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More excavation required at Majestic Hotel site

Sixty tons of material have been excavated from the Majestic Hotel site since remediation work began Aug. 28, but the city said earlier this week lead concentrations over the allowed limit are present outside the area targeted for removal.

The 9.5 cubic feet of lead-contaminated soil identified in the Property Development Document Decision the Arkansas Department of Environmental Quality issued in May has been removed, the city said, but test samples from the western edge of the excavated area show lead concentrations in excess of the 200 milligrams/kilogram limit.

Concentrations below that level are required before ADEQ will grant an environmental clearance for the property and allow the city to begin redeveloping it. The area ADEQ identified in May is where the hotel laundry was located. It's 2 feet in diameter and 3 feet deep.

Samples collected during the environmental site assessment completed last year showed lead concentrations at 447 milligrams/kilogram, according to the May document.

"The affected area will be larger than the initial 9.5 cubic feet," Assistant City Manager/City Clerk Lance Spicer said. "The uphill side of the hole is the elevated lead level, so we will likely need to excavate more soil in that direction. Otherwise, the hole that was dug on Aug. 28 removed all the lead-contaminated soil, with the exception of the western uphill side of the hole."

Interim City Manager Bill Burrough told the Hot Springs Board of Directors earlier this week test samples taken by Terracon Consultants Inc. should give the city a better sense of where to dig.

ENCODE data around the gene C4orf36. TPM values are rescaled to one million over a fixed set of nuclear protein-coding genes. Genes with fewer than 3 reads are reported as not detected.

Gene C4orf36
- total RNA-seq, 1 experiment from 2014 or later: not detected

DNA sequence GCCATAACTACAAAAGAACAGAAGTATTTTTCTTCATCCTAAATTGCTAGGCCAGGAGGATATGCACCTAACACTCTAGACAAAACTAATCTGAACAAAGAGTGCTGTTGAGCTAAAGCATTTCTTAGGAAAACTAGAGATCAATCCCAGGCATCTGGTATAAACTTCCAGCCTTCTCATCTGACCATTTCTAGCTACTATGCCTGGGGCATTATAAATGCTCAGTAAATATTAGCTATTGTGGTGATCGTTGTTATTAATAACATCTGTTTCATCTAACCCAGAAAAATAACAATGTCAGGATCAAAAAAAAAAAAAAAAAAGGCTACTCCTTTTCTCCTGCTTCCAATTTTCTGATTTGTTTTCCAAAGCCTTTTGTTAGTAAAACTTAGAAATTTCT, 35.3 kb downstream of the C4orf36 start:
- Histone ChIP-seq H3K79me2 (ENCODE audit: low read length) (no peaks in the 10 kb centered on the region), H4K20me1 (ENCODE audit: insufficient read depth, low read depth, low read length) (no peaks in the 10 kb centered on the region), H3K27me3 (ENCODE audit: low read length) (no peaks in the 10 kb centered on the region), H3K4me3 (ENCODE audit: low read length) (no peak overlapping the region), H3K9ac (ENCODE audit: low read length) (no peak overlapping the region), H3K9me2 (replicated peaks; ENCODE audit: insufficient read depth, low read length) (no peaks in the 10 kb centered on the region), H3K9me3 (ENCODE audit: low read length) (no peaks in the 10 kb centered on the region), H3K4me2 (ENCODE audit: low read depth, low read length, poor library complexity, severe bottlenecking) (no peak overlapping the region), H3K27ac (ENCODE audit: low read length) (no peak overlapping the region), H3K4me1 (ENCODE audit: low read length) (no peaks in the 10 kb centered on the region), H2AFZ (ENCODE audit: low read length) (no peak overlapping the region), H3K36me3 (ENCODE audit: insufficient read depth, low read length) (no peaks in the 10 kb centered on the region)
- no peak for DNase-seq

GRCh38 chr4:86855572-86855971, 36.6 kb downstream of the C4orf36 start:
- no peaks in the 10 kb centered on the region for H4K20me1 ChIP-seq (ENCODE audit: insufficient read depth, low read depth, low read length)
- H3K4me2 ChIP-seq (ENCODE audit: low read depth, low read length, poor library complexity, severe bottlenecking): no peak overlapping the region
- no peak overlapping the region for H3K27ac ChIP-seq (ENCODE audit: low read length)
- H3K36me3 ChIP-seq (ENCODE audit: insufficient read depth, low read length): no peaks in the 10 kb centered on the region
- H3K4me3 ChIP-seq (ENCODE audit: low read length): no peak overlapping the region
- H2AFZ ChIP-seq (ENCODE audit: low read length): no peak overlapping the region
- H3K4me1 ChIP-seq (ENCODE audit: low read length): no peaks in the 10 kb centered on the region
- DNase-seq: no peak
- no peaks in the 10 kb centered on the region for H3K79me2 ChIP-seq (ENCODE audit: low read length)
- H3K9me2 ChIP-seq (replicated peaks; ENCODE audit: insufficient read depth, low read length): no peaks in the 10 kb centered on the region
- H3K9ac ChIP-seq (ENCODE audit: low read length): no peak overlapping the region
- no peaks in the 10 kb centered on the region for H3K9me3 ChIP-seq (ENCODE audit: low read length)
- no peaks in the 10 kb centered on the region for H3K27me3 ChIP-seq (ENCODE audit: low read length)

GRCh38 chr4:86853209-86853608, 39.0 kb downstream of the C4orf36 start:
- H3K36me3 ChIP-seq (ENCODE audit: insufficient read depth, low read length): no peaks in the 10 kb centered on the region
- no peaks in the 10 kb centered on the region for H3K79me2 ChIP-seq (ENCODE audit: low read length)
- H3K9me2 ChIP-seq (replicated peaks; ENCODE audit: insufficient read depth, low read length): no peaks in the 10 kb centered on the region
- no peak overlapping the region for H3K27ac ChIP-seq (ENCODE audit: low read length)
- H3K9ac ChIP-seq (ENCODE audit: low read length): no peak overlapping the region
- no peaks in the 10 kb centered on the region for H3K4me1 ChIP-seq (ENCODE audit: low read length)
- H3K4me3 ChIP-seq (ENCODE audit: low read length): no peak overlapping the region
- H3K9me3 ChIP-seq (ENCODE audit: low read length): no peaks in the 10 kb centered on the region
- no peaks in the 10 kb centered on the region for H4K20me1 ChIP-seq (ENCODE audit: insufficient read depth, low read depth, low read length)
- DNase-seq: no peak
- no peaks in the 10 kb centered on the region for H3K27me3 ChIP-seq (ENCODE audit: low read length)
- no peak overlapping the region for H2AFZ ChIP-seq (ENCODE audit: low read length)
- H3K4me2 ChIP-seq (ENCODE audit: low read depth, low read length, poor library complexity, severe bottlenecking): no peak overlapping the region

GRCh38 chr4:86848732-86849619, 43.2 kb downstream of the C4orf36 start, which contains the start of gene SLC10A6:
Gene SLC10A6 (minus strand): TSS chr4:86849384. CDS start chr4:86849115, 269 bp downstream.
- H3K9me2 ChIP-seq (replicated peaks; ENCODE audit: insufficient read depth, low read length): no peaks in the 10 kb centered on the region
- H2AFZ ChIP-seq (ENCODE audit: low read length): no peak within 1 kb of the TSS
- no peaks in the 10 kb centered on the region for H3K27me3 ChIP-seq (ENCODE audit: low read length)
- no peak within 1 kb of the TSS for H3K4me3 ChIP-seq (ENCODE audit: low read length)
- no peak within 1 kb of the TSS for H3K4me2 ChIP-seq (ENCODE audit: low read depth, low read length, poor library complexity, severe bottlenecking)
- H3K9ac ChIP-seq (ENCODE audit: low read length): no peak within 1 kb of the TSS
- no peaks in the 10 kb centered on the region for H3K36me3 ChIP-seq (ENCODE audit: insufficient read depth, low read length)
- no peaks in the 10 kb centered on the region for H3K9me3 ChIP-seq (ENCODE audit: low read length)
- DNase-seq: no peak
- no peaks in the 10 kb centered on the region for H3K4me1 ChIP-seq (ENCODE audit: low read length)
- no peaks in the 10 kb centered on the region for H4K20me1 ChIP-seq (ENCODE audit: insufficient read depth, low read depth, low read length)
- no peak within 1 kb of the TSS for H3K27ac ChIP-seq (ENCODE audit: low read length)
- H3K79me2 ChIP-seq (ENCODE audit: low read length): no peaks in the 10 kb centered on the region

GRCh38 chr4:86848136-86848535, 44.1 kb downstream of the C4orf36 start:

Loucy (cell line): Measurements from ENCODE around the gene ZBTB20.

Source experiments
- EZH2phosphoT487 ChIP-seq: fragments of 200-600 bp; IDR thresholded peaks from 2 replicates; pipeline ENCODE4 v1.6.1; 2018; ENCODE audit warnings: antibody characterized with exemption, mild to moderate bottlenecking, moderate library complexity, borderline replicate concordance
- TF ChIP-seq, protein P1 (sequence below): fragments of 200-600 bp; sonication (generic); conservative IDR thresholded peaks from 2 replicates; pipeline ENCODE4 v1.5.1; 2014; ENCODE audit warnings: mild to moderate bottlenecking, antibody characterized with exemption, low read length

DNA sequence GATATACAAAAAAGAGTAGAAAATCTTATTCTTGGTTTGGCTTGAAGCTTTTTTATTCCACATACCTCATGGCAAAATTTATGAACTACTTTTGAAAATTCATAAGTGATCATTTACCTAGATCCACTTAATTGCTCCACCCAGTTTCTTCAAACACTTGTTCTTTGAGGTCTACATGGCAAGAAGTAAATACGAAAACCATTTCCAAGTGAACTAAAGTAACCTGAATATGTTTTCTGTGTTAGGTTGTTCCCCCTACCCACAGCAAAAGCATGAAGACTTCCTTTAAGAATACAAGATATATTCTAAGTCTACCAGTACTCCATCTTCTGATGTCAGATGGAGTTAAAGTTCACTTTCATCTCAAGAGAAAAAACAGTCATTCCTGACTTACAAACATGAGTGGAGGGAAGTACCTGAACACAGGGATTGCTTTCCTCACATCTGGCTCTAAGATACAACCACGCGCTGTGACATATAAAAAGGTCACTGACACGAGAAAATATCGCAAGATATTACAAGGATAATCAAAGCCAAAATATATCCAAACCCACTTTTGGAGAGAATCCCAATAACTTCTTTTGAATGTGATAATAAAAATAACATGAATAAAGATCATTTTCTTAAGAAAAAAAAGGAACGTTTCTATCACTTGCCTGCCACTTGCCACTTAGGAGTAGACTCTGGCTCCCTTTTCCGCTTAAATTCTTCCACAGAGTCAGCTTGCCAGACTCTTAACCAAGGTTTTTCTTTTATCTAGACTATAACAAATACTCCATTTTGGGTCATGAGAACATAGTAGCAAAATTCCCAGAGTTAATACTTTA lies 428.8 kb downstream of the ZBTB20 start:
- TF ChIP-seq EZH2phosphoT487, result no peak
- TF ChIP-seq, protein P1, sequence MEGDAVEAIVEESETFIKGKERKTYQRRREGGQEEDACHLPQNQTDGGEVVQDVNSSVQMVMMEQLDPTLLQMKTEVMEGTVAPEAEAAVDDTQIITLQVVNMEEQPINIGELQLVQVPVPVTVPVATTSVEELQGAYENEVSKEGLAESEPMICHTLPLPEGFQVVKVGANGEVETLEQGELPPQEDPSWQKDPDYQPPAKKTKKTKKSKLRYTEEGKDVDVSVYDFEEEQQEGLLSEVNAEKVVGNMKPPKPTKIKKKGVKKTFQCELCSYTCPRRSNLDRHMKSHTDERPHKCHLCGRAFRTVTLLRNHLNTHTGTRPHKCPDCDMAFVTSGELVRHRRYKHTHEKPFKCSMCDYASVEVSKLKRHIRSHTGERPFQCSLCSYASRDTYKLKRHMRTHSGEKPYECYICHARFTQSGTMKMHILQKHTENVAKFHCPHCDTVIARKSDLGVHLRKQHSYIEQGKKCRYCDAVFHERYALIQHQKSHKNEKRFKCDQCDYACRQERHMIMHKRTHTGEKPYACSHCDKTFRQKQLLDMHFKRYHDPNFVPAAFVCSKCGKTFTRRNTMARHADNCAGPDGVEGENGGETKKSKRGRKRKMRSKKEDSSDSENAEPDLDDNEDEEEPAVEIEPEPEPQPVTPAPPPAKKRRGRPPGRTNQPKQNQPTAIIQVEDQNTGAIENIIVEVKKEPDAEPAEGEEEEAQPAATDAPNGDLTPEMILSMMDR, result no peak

"Instead of just continuously digging, we had them come back (Monday) and dig some test holes so we can find where we're clean and get a boundary of what else needs to be taken out," he said. "We know what depth we have to be where we're getting clean soil. We know the north and south parameters. Now we just have to determine the east and west. Once that's mitigated we should be done."

Burrough said the contamination does not appear to be indigenous to the site, explaining it is likely a product of construction activity. According to the Property Development Document Decision, the "yellow brick" building that was demolished during the suppression of a February 2014 fire was built in 1908.

The city completed demolition in late 2016 of the "red brick" building built in 1926, the Lanai Suites built in 1958 and the Lanai Tower built in 1964.

"It may go all the way back to when the building was built," Burrough told the board. "The contamination does not appear to have come from this particular site. It's in the fill that was brought in to build the building."

Spicer said the 10,000-gallon concrete fuel bunker to the east of the laundry has been removed. The property could have been cleared without removing the bunker, but the city did not want it to be a cause of concern during redevelopment.

The bunker was filled and enclosed with 5.5 yards of concrete in 2010, according to a letter ADEQ received from the contractor who enclosed the bunker.

Spicer said all of the excavated materials have been disposed of in the Saline County Regional Solid Waste Facility. The city's solid waste department hauled off the bunker in three loads and the lead-contaminated soil in one load.

The city purchased the 5-acre Majestic property from Park Residences Development for $672,782 in September 2015 after condemning it earlier that year. Almost $1.4 million was spent demolishing and removing the condemned structures.

Local on 09/14/2018

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